Many students will be traveling home to their families this week to enjoy a nice Thanksgiving meal. But there's also a large segment of Milwaukee students that aren't as fortunate.
Michael Rosen taught economics for 29 years at MATC. One day in class, he says they were discussing the book Evicted and a well-performing student in the class raised his hand and revealed that he was homeless. Rosen was shocked, “I had no idea this student was homeless.”
It turns out the student's mother had lost her job and then lost their house because she couldn’t pay the mortgage. The student told the class that he had been couch surfing for two years. Going to school, getting good grades, and just moving from one friend's couch to the other.
A recent study by MATC Student Services found that almost 20% of MATC students experience homelessness. Rosen says that number may seem high to many people at first, but that’s because they have a narrow perception of what homelessness is.
“When people think of homelessness, particularly among students, they think only of people who are out on the street," he explains.
But Rosen says homelessness is a much broader category that includes students who are living in their cars but who are also couch surfing. Students in these situations often are working and have federal assistance from the government, but that just isn't enough to cover all the costs, according to Rosen.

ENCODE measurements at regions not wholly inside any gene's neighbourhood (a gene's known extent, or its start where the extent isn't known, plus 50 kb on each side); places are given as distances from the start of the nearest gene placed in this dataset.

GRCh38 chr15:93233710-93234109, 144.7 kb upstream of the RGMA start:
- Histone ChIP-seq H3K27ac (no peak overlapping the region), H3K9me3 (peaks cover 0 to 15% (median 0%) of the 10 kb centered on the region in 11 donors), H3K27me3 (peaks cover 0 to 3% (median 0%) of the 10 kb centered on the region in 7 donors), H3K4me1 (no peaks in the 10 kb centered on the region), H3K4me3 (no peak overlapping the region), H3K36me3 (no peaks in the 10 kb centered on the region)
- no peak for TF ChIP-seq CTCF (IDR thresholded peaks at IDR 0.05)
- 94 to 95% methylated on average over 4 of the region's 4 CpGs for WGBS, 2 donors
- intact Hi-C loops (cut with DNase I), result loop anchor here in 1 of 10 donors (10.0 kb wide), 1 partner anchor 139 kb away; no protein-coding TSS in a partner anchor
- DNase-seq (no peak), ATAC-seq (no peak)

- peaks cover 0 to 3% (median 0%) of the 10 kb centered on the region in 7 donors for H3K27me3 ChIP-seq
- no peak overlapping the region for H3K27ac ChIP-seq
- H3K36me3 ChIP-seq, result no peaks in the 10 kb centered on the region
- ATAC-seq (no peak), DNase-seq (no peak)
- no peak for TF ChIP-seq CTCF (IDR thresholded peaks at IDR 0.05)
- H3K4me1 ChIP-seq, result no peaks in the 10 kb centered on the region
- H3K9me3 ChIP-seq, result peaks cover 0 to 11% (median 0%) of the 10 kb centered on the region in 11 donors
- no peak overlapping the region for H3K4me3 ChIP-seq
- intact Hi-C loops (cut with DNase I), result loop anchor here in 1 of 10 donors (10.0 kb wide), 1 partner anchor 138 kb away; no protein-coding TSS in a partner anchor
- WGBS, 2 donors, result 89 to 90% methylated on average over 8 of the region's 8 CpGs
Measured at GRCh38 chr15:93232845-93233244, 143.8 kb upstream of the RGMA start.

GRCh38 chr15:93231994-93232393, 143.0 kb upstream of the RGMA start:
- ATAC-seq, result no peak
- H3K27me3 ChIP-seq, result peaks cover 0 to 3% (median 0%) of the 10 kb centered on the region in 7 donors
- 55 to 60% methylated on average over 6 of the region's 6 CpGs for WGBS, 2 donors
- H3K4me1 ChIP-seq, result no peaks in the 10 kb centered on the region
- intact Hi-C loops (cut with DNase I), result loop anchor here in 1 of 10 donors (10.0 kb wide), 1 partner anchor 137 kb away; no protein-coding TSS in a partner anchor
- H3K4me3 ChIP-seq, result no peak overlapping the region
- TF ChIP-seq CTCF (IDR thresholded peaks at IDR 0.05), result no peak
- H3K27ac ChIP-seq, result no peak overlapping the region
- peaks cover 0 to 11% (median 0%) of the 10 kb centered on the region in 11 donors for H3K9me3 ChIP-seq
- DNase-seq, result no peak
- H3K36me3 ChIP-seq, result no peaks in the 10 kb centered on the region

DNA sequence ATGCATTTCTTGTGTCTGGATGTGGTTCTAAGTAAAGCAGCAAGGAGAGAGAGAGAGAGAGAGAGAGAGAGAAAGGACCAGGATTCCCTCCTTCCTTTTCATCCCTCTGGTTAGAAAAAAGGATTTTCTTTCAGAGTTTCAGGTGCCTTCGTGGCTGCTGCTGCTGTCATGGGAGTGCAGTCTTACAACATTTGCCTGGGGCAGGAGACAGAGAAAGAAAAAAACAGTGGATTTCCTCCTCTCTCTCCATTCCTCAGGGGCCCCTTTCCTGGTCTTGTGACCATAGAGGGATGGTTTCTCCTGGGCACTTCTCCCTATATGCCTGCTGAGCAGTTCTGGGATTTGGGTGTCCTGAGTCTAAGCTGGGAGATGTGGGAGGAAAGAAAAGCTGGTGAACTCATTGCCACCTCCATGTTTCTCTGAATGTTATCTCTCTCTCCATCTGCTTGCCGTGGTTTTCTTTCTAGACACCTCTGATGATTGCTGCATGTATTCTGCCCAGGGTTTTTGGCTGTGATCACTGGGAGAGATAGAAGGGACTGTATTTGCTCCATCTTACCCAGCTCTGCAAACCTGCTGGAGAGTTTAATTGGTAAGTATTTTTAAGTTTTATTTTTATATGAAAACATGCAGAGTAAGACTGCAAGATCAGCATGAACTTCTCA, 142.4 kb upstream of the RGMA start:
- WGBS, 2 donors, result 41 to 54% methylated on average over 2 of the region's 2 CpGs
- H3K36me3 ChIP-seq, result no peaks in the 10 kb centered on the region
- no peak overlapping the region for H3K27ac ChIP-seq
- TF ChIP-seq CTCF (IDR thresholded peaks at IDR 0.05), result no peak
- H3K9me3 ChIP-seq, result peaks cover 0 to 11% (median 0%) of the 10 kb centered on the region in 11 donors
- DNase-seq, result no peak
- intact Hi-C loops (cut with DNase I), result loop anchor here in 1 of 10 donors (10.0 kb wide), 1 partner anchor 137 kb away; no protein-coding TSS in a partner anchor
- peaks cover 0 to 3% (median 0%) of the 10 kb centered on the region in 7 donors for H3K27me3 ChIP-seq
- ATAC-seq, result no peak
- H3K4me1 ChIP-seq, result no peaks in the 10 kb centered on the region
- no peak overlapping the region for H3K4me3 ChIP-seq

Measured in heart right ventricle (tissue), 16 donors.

“It’s not as if these students are simply looking for a handout. They are trying to do everything they can to succeed academically and to succeed economically. Frankly, the cards are stacked against them," Rosen says.
In comparison to other students in Milwaukee, Rosen says, homelessness is a problem that acutely affects MATC students because of their socio-economic backgrounds and their age.
“Many of the students are from impoverished backgrounds. They’re coming from families that lack adequate resources to help them. The average age of MATC students is 29 or 30. Many of them are parents, many of them are single mothers," he explains.
Rosen recalls the story of one mother: “A woman was homeless, couldn't find a place, and with her two children ages 9 and 11. She had to move in with her sister. She and her children were sleeping on the couch. Well, a lot of people might not consider that homeless, but it is really homelessness because they don’t have a home."
The problem isn’t getting better. Rosen is now the head of FAST Fund, an economic emergency fund for MATC students. Last year, Rosen says the fund helped out 157 students. They expect to surpass those numbers this year.
There are multiple ways that you can help struggling students. Aside from contributing to the fund directly, you can also volunteer your time, according to Rosen.
" 'All hands' is kind of our motto. Anyone who wants to help us, help MATC students succeed, we would be grateful for whatever help they can offer," says Rosen.